Submitted by AJ Cann on Wed, 02/12/2020 - 07:25


I was sad to hear of the demise of Hinckley Natural History Society. In my opinion, it is unlikely to be the last. From reports I am hearing, most if not all local societies are struggling with static or falling membership and an ageing demographic. It would be easy - and wrong - to blame lots of things for this. As on the high street, Covid-19 may have provoked an immediate crisis, but in reality it has only accelerated trends which have been in place for some time. It would be even easier to blame "the Internet", but equally wrong, as anyone who has read Robert D. Putnam's 20 year old book Bowling Alone: The Collapse and Revival of American Community can testify. The colonisation of natural history by mass media has not helped. Millions are happy to sit on their sofas and watch the antics of cuddly wildlife on Springwatch, but few are prepared to get off them and drive to a chilly church hall on a February evening, or put their hands in their pockets to pay the annual subscriptions needed to fend off the costs of insurance and venue rental. If you're one of the stalwart band of officer holders of a Natural History Society, the tide of history was against you. The decline of social capital has been linked to the rise of political populism - an interesting theory, if impossible to prove. 

At this point, I should pull the rabbit-shaped solution out of a top hat. Except that I don't have one. Amalgamation into ever larger umbrella bodies (South Leicestershire Natural History Society ... Leicestershire and Rutland Natural History Society ... East Midlands Natural History Society ...) cannot replace the involvement and engagement of local community. Virtualisation via websites, Facebook groups and Twitter accounts is a partial reprieve but not a substitute for what is being lost - we are told we are in an epidemic of loneliness. I wish I had an answer. The thing I am certain of is that the solution has to be innovative and engage a different demographic than "the way we've always done it" was able to, the Victorian/Edwardian model of monthly meetings in public halls. The solution will be divisive  but to succeed, more people have to like it than were engaged with the previous model.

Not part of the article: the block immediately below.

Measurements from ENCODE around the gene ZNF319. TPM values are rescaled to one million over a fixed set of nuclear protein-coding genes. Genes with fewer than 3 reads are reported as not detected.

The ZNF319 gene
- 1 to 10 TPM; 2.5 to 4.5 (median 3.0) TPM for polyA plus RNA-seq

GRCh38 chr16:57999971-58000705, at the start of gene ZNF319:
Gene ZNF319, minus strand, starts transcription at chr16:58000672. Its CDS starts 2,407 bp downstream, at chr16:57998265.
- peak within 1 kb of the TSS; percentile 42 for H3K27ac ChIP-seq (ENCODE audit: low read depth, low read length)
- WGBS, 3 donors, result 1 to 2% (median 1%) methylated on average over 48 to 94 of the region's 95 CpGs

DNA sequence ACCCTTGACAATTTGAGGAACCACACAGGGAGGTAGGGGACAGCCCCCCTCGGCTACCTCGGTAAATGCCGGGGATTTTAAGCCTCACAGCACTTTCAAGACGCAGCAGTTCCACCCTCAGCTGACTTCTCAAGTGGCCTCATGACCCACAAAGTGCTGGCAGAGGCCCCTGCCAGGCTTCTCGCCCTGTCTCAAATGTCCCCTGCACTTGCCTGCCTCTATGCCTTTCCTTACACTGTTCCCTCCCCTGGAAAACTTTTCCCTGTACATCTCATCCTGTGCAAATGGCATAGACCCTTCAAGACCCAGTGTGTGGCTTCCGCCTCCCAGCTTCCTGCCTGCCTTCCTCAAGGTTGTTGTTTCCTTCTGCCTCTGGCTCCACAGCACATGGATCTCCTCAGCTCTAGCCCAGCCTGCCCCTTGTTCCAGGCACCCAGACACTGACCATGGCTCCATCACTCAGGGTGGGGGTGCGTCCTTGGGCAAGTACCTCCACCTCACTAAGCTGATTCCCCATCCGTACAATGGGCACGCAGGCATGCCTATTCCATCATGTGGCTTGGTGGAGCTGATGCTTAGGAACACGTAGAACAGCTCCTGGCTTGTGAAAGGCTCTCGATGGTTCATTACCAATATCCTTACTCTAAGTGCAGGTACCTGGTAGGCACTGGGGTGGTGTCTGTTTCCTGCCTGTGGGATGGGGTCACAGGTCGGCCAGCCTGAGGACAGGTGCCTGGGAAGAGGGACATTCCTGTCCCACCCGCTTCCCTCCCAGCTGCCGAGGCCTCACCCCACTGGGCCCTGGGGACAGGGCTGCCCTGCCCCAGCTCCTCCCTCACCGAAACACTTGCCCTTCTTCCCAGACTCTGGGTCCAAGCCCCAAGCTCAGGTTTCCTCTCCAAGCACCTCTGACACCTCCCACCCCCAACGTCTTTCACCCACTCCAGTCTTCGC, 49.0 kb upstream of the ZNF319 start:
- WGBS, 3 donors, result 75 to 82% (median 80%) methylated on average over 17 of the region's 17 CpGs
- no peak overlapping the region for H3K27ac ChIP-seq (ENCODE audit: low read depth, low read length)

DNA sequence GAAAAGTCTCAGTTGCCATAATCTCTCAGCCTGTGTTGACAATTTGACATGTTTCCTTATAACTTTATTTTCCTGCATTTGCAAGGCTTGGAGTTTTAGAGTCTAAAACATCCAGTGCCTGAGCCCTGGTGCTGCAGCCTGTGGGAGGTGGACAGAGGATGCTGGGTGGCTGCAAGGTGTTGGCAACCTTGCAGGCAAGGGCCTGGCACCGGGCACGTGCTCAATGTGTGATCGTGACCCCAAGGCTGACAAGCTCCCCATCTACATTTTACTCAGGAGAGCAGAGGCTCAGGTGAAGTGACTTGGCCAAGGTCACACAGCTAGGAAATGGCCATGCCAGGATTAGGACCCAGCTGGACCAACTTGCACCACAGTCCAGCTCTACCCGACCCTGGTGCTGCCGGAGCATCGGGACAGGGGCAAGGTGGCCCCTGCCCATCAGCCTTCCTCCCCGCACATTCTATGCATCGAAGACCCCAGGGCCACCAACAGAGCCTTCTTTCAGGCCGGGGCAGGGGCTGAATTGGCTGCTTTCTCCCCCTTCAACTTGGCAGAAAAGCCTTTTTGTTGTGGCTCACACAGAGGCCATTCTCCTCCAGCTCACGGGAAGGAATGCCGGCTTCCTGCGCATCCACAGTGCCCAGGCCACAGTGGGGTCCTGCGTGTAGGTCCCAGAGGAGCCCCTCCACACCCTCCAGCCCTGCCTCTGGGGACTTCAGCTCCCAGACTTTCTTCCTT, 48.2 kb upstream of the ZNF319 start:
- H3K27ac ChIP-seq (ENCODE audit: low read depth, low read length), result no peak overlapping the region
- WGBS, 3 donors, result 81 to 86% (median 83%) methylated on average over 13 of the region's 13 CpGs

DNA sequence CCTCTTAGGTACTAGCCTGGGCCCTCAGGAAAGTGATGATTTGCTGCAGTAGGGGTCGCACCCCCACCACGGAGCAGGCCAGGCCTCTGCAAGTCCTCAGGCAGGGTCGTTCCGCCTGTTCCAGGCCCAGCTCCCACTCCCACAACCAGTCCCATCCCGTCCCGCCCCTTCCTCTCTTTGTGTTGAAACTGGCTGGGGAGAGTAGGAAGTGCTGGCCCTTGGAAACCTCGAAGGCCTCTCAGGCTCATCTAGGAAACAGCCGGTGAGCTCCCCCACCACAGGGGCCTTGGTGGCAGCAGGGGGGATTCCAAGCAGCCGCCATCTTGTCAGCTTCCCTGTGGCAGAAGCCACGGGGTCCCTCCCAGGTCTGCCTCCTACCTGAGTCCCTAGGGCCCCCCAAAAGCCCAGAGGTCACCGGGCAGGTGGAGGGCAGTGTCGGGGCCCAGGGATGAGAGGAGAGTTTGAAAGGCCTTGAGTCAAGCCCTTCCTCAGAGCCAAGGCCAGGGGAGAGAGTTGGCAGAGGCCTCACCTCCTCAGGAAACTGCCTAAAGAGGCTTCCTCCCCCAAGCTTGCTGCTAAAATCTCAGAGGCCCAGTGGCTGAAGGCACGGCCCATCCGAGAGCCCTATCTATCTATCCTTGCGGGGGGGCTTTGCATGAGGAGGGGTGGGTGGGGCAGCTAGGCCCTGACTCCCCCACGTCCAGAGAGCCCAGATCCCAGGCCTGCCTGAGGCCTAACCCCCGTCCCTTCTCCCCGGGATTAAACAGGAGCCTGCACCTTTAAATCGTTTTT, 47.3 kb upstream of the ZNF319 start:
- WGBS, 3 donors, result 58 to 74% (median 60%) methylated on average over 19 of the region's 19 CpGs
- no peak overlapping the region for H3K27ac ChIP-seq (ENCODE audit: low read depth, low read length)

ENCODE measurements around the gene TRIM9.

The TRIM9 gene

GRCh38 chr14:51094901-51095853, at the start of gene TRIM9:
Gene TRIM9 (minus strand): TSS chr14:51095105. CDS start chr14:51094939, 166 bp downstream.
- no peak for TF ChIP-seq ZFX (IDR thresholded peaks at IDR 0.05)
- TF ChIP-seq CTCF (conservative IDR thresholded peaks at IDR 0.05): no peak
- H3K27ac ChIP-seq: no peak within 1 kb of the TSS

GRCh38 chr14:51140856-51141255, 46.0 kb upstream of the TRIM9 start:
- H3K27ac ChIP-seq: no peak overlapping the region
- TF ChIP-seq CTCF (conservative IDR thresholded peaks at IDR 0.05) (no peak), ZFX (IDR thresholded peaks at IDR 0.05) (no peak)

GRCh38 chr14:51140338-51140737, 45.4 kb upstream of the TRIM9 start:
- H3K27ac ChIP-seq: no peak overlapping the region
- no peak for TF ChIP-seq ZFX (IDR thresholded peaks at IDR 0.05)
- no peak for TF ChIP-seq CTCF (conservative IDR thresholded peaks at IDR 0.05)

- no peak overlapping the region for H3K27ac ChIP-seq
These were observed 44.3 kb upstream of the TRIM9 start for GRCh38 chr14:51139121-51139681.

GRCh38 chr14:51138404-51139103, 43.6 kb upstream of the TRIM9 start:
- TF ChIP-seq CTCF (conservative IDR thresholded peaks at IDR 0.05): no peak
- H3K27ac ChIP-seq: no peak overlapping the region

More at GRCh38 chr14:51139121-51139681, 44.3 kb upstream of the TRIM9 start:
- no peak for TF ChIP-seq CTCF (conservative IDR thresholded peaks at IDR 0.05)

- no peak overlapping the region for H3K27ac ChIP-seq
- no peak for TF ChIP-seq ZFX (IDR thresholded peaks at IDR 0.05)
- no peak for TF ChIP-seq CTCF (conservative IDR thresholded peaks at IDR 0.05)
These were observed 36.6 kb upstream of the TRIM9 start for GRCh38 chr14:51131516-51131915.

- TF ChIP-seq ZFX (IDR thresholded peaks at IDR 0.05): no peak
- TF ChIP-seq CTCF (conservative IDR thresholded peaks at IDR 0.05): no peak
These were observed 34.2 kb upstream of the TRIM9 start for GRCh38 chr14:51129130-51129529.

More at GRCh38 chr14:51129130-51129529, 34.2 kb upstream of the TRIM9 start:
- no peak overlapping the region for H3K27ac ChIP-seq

If they are not close enough to a major population centre to support their dwindling demographic, societies have two options - either abandon the concept of locality and go global (push the envelope, conduct original research, engage with national and international experts), or try to change their demographic appeal to stay local. Before there were scientific journals, business was conducted via learned correspondence between scientists. What about starting an email list or a WhatsApp group (and sticking with it over the long haul until it gains traction)? Before there were natural history societies conversations happened in coffee houses. How about about a regular date in a local Costa or Cafe Nero? Drop in Wednesdays? If people don't want to come to evening talks after a long day at work, what is it that they like about Springwatch? Organize a wildlife quiz in the local pub or nature-oriented walks? None of these may work and they all take effort, but the alternative is not palatable. 

Miskell, L. (2016) Meeting places: scientific congresses and urban identity in Victorian Britain. Routledge:
"The promotion of knowledge was a major preoccupation of the Victorian era and, beginning in 1831 with the establishment of the British Association for the Advancement of Science, a number of national bodies were founded which used annual, week-long meetings held each year in a different town or city as their main tool of knowledge dissemination. Historians have long recognised the power of 'cultural capital' in the competitive climate of the mid-Victorian years, as towns raced to equip themselves with libraries, newspapers, 'Lit. and Phil.' societies and reading rooms, but the staging of the great annual knowledge festivals of the period have not previously been considered in this context. The four national associations studied are the British Association for the Advancement of Science (BAAS), the National Association for the Promotion of Social Science (NAPSS), the Royal Archaeological Institute (RAI) and the Royal Agricultural Society of England (RASE), who held annual meetings in 62 different provincial towns and cities from 1831 to 1884. In this book it is contended that these meetings were as important as royal visits and major civic ceremonies in providing towns with an opportunity to promote their own status and identity. By deploying a wealth of primary source material, much of which has not been previously utilised by urban historians, this book offers a new and genuinely Britain-wide perspective on a period when comparison and competition with neighbouring places was a constant preoccupation of town leaders."